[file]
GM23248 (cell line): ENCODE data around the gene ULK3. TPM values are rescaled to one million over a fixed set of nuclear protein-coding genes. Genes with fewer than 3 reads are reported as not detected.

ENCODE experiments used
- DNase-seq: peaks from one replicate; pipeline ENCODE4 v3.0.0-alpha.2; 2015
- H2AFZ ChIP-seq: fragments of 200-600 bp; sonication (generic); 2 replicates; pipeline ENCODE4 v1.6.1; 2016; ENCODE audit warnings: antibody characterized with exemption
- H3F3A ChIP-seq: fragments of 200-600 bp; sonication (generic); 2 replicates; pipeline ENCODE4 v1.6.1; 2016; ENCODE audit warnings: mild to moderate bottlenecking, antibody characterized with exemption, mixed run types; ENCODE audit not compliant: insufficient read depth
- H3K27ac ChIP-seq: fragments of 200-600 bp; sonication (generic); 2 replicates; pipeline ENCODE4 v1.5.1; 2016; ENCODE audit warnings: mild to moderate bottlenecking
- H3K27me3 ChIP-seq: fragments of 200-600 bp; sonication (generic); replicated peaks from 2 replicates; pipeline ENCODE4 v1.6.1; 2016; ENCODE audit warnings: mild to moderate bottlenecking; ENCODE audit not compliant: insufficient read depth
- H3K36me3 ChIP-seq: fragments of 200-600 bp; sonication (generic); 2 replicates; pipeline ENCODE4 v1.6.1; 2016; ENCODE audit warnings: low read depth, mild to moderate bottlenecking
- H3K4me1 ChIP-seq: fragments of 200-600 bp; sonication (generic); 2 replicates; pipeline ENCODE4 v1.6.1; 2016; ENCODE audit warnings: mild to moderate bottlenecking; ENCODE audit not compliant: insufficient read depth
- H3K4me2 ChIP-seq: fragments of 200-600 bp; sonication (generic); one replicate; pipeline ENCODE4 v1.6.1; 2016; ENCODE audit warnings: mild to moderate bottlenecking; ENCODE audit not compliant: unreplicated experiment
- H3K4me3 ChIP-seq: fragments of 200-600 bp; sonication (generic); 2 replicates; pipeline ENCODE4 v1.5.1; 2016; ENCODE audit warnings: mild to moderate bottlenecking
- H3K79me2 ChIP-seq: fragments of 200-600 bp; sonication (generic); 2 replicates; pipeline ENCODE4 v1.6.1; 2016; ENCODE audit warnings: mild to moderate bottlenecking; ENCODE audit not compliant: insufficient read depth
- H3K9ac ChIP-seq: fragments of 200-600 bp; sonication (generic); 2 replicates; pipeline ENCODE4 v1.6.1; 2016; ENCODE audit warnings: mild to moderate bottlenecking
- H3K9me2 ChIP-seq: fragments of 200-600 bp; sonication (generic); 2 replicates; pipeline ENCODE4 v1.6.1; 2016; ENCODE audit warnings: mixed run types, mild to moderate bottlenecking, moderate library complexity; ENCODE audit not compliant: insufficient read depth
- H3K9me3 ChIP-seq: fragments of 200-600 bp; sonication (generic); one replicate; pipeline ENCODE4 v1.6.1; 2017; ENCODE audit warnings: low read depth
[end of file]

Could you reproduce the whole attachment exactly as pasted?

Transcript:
GM23248 (cell line): ENCODE data around the gene ULK3. TPM values are rescaled to one million over a fixed set of nuclear protein-coding genes. Genes with fewer than 3 reads are reported as not detected.

ENCODE experiments used
- DNase-seq: peaks from one replicate; pipeline ENCODE4 v3.0.0-alpha.2; 2015
- H2AFZ ChIP-seq: fragments of 200-600 bp; sonication (generic); 2 replicates; pipeline ENCODE4 v1.6.1; 2016; ENCODE audit warnings: antibody characterized with exemption
- H3F3A ChIP-seq: fragments of 200-600 bp; sonication (generic); 2 replicates; pipeline ENCODE4 v1.6.1; 2016; ENCODE audit warnings: mild to moderate bottlenecking, antibody characterized with exemption, mixed run types; ENCODE audit not compliant: insufficient read depth
- H3K27ac ChIP-seq: fragments of 200-600 bp; sonication (generic); 2 replicates; pipeline ENCODE4 v1.5.1; 2016; ENCODE audit warnings: mild to moderate bottlenecking
- H3K27me3 ChIP-seq: fragments of 200-600 bp; sonication (generic); replicated peaks from 2 replicates; pipeline ENCODE4 v1.6.1; 2016; ENCODE audit warnings: mild to moderate bottlenecking; ENCODE audit not compliant: insufficient read depth
- H3K36me3 ChIP-seq: fragments of 200-600 bp; sonication (generic); 2 replicates; pipeline ENCODE4 v1.6.1; 2016; ENCODE audit warnings: low read depth, mild to moderate bottlenecking
- H3K4me1 ChIP-seq: fragments of 200-600 bp; sonication (generic); 2 replicates; pipeline ENCODE4 v1.6.1; 2016; ENCODE audit warnings: mild to moderate bottlenecking; ENCODE audit not compliant: insufficient read depth
- H3K4me2 ChIP-seq: fragments of 200-600 bp; sonication (generic); one replicate; pipeline ENCODE4 v1.6.1; 2016; ENCODE audit warnings: mild to moderate bottlenecking; ENCODE audit not compliant: unreplicated experiment
- H3K4me3 ChIP-seq: fragments of 200-600 bp; sonication (generic); 2 replicates; pipeline ENCODE4 v1.5.1; 2016; ENCODE audit warnings: mild to moderate bottlenecking
- H3K79me2 ChIP-seq: fragments of 200-600 bp; sonication (generic); 2 replicates; pipeline ENCODE4 v1.6.1; 2016; ENCODE audit warnings: mild to moderate bottlenecking; ENCODE audit not compliant: insufficient read depth
- H3K9ac ChIP-seq: fragments of 200-600 bp; sonication (generic); 2 replicates; pipeline ENCODE4 v1.6.1; 2016; ENCODE audit warnings: mild to moderate bottlenecking
- H3K9me2 ChIP-seq: fragments of 200-600 bp; sonication (generic); 2 replicates; pipeline ENCODE4 v1.6.1; 2016; ENCODE audit warnings: mixed run types, mild to moderate bottlenecking, moderate library complexity; ENCODE audit not compliant: insufficient read depth
- H3K9me3 ChIP-seq: fragments of 200-600 bp; sonication (generic); one replicate; pipeline ENCODE4 v1.6.1; 2017; ENCODE audit warnings: low read depth